As one of the biggest metropolitan centres, Toronto is also one of the nation’s leaders in food security work. There are dozens of community based food organizations targeting the many issues that get between Torontonians and their dinner plates.
Perhaps most notable (and most famous) is ‘The Stop Community Food Centre’. The Stop started as a food bank in the 90’s and under the leadership of Nick Saul, progressed into a ‘post-food bank’ initiative. The food bank concept initially started about thirty years ago as a short-term, emergency response to an economic downturn. Food banks soon became an institution in society, and an everyday reality for many people. While they do provide a useful immediate solution for hungry people, they do little to address any of the root causes of hunger. Saul was one of the first people to radically question the food bank model through the creation of the ‘Community Food Centre’ model.
The Stop views conventional food banks as a polarizing force in society, categorizing people into poor and rich. Many food bank recipients report feeling shame in accepting emergency food relief. Saul believed that food should never be a source of shame and embarrassment for members of society, and set out to create emergency food relief that would provide healthier food, community experience, and education while retaining human dignity.
Many emergency food recipients are not looking for a handout, and The Stop empowers recipients by providing skills development and enabling people to become their own farmers and cooks. The Stop still runs a food bank, but also facilitates educational programming (including gardening and cooking), community kitchens and dining, urban agriculture, farmers’ markets, and community drop-in services.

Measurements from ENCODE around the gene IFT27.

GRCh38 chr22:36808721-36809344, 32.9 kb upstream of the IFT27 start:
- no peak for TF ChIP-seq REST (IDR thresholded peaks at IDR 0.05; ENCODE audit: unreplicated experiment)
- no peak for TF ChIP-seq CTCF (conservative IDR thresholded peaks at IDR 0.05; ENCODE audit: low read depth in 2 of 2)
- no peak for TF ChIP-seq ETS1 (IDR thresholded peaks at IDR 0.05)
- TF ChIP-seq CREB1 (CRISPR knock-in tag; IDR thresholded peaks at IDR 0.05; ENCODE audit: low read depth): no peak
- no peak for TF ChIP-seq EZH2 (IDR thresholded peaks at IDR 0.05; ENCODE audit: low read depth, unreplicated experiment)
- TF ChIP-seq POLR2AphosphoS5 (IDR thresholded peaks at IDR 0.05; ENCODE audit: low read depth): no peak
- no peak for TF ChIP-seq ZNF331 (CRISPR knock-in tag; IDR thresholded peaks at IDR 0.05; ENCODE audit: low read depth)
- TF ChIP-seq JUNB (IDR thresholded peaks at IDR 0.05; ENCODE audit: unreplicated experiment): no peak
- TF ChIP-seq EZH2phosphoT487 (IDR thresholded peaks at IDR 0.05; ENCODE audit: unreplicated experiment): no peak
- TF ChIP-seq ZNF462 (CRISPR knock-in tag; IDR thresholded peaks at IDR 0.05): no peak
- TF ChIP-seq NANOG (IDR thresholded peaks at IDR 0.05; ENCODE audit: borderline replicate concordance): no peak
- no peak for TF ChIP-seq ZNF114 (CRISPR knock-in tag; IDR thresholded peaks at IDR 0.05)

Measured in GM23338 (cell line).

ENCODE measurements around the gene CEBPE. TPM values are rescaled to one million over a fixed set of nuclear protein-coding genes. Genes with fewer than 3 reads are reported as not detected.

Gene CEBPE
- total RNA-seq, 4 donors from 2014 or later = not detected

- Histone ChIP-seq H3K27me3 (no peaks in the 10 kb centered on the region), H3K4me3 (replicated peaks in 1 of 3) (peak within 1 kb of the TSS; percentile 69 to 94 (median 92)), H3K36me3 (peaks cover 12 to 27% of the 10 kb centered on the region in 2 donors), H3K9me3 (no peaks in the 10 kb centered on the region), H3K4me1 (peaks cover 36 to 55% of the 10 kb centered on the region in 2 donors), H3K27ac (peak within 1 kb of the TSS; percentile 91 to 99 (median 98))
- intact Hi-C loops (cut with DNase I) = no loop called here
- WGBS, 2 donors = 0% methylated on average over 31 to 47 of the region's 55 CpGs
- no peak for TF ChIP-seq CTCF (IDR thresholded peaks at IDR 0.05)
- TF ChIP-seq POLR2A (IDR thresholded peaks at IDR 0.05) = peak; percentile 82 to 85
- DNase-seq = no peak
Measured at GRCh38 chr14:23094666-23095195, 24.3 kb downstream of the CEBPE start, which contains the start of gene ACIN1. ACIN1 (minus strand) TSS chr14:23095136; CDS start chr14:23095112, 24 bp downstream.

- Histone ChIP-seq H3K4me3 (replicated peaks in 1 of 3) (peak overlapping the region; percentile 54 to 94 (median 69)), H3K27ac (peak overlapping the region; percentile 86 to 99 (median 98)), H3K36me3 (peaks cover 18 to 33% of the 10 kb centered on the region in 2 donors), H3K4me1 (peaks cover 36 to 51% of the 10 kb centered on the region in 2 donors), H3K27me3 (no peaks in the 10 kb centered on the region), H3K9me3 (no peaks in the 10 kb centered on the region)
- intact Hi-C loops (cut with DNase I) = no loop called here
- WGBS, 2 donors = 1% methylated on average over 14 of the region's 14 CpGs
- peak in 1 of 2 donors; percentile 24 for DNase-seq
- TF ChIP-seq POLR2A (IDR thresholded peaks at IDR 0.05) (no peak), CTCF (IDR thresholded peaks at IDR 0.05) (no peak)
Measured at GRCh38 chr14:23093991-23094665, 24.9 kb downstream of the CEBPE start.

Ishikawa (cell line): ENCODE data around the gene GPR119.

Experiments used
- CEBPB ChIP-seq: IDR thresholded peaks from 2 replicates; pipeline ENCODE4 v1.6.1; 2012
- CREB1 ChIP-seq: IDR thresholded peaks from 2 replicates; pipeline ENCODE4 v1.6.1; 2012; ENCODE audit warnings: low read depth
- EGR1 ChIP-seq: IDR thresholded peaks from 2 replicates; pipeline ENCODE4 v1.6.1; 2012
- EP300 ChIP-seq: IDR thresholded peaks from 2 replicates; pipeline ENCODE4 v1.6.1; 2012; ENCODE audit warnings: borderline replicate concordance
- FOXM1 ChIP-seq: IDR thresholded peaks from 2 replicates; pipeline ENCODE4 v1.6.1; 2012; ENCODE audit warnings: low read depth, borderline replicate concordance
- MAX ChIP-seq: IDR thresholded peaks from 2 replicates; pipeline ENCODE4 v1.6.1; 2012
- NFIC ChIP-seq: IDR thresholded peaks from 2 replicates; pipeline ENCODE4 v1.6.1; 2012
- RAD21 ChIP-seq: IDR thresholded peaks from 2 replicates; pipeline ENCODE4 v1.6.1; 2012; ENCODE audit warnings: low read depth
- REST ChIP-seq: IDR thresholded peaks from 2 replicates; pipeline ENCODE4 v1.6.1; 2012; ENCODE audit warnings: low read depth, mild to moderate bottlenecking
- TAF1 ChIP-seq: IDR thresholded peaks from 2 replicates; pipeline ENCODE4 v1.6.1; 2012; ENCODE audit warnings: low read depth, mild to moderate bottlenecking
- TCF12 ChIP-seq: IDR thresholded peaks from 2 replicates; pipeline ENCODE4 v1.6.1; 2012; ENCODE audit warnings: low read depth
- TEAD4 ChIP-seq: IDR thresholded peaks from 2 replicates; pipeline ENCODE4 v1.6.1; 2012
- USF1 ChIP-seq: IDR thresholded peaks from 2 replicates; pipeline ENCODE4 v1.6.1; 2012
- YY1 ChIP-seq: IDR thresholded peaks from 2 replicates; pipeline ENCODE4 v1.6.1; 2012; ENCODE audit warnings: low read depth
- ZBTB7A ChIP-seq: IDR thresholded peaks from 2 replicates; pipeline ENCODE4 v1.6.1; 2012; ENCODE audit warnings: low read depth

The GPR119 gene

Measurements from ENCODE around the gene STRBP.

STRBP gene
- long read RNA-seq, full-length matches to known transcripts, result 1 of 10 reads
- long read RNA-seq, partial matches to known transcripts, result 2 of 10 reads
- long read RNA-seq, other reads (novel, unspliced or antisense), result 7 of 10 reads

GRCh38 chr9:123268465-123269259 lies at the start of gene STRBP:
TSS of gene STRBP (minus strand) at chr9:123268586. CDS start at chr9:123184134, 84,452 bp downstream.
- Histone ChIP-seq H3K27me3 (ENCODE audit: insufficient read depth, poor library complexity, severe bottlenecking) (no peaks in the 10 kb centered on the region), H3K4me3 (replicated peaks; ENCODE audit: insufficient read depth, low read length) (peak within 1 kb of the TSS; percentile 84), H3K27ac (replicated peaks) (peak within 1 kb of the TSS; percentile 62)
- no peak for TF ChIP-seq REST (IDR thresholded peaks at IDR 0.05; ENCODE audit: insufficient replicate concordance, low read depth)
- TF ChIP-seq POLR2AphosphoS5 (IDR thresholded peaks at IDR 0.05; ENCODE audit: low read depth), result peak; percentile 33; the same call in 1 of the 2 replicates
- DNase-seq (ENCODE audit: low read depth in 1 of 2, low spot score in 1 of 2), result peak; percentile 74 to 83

We tried to visit The Stop, but ended up walking a great distance only to find it closed. It was well worth the humid walk, as we we discovered a nearby corner store selling homemade ‘injera’, an Ethiopian fermented flat bread and tasty reminder of Toronto’s strong multicultural presence.
On our walk home from our attempted visit to The Stop, we accidentally (and serendipitously) ran into the head office of Saul’s new initiative. Saul stepped down as the Executive Director of The Stop and is now taking this model across the country through a new initiative called the ‘Community Food Centres of Canada’.
The goal is to raise twenty million dollars and build 15 centres across Canada by the year 2017. The centres will be based on the same principles that created The Stop and will collaborate with other local organizations. It’s an incredibly ambitious undertaking, but considering Saul's track record, it doesn’t seem impossible. There are now 3 Community food centres established under this model (Toronto, Perth, and Stratford) with three more due to launch in 2014 (Dartmouth (NS), Winnipeg (MB), and another in Toronto).
Toronto is certainly a national leader when it comes to community food initiatives, and we can’t wait to see how Saul’s ambitious new project will create a more inclusive and nutritious Canadian food scene.
Sometimes a forced change in plans gets you all you were looking for and more. We really should walk more.